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The Chapel Hill Community Chorus is the fourth or fifth concert by a community chorus I have reviewed in the past month. These generous people from all walks of life are part of a grand tradition that stretches back to the great singing clubs in Germany in the mid-19th century and the outstanding Welsh choirs of the early 20th century. Today there are community choruses in practically every corner of the earth. They sing for the love of singing, the joy of uniting vocal skill in a joint endeavor and the thrill of learning music of great composers from the inside out. They provide pleasant evenings or afternoons for audiences everywhere, often thrilling us with familiar favorites and frequently introducing us to new tunes and harmonies that connect with all those unspoken feelings that words alone cannot fully express. All hail, I say, all hail to the rich treasure to be mined in our wonderful community choruses.
This program at Memorial Hall on the UNC campus and led by conductor Sue Klausmeyer was titled “A Festival of Carols.” The festival was celebrated in the variety of music including the addition of instruments from guitar, harp and marimba to drums and brass and more. The selections were Hispanic, English, French, Appalachian, German and African.
The program opened with ten selections from Carols and Lullabies: Christmas in the Southwest as arranged by noted American composer Conrad Susa. They were done with guitar, harp and marimba and captured the charm, joy and love of life that is the spirit of this time of year in Spanish language carols. Of special note was the Puerto Rican carol “Allegria” sung beautifully by Bill Kodros and Chris Newlon. It captured the essence and lilt of Spanish gusto. The Catalonian “El Noi de la Mare” featured Katherine Farless, Kate Hurley, Pamela Stewart, Chris Newlon and Scott Goodwin. Laura Smithburg Byrne added class and ethereal atmosphere with the harp. Joseph Pecoraro provided the essential guitar that provides flavor to all Spanish music. The rhythmic and mellow marimba was played by Leslie Webster. It was a delightfully pleasant opening to a fine evening.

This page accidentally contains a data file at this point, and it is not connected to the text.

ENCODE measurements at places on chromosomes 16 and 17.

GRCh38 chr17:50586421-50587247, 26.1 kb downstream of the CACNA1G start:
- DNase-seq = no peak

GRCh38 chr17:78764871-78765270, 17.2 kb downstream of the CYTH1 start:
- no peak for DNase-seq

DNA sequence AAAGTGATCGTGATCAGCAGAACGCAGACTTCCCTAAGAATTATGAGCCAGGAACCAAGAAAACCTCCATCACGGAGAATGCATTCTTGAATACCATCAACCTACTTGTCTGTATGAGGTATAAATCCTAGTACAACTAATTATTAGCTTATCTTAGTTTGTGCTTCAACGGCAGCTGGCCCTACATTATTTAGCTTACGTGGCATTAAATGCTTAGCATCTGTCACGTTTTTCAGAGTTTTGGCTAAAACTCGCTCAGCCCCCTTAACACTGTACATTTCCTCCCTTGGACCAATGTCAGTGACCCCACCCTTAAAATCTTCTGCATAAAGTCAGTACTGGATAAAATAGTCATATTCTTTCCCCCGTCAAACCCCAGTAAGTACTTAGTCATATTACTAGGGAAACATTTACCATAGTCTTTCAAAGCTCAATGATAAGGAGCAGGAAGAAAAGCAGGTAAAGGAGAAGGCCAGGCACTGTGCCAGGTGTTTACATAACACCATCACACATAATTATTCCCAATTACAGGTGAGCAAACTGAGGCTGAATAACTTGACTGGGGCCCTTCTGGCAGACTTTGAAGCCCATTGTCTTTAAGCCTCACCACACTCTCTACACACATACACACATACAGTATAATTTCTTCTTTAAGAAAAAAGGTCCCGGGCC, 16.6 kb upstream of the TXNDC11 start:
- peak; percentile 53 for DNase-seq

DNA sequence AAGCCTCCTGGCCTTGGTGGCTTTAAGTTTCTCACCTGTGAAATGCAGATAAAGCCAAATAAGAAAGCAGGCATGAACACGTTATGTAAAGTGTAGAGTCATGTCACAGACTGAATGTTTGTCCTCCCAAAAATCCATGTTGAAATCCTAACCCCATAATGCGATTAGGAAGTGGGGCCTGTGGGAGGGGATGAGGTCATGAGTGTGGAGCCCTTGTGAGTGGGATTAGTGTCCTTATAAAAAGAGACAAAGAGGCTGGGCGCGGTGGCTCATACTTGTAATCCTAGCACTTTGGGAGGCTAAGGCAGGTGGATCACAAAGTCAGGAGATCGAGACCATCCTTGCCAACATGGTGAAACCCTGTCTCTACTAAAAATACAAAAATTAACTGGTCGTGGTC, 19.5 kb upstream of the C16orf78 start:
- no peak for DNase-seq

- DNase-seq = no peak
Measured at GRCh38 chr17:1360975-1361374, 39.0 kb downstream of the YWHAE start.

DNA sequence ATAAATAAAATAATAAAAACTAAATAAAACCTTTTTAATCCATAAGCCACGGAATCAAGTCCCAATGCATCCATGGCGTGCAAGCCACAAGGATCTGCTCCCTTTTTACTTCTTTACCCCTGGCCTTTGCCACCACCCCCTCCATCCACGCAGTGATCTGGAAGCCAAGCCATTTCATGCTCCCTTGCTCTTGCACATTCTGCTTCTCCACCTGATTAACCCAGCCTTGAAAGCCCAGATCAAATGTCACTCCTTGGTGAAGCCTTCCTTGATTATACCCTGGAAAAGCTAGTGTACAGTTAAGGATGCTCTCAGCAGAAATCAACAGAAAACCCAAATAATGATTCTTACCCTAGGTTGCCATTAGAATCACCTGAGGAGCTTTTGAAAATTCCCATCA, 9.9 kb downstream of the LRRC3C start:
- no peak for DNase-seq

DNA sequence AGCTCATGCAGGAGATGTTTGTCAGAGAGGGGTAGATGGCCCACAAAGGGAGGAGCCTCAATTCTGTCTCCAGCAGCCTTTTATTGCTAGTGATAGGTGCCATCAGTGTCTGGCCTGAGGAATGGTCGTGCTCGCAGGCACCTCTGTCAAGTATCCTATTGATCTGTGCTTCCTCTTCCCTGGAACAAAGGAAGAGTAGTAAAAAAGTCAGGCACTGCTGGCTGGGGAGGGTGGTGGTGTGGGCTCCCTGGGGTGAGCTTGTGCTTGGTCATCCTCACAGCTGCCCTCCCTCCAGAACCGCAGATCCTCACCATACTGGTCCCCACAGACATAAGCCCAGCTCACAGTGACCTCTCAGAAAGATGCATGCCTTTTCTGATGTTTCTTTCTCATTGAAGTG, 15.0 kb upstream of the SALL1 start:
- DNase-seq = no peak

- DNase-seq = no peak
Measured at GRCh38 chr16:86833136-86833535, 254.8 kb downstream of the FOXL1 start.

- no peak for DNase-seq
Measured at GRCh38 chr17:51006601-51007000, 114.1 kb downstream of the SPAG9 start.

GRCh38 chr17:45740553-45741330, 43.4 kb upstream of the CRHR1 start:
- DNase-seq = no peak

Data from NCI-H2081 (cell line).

Contemporary arrangements of more familiar English, French and Appalachian Carols filled out the remainder of the first half of the program.
The second half of the concert began with “Antiphonal Noel” by the 17th century German master, Samuel Scheidt and arranged by Patrick M. Liebergen. The addition of brass raised the celebration to another level. The audience sang along in special arrangements of “Joy to the World!” and “Hark! The Herald Angels Sing.”
Another memorable performance was by the men’s chorus with Newlon singing the solo. “Betelhemu” by Via Olatunji and arranged by the noted African-American composer Wendell Whalum is a heartful Nigerian carol with energetic rhythm and sung in the Yoruba dialect. The men were joined by an array of drummers and other percussionists, and even though there was a little uncertainty in the singing, the rendition was truly stirring.
The program ended with a rollicking performance of “Jingle Bells”, composed by J. Pierpoint and arranged by David Wilcocks. Most of the instrumentalists joined in including the whip which is actually not a whip, but two flat boards which, when slapped together, sound exactly like the crack of a whip. It made one almost wish to walk out into a winter wonderland, but alas that could not be arranged.
“A Festival of Carols” was a pleasant and interesting diversion. Again I say all hail to the Chapel Hill Community Chorus, their instrumental guest artists and their conductor, Sue Klausmeyer.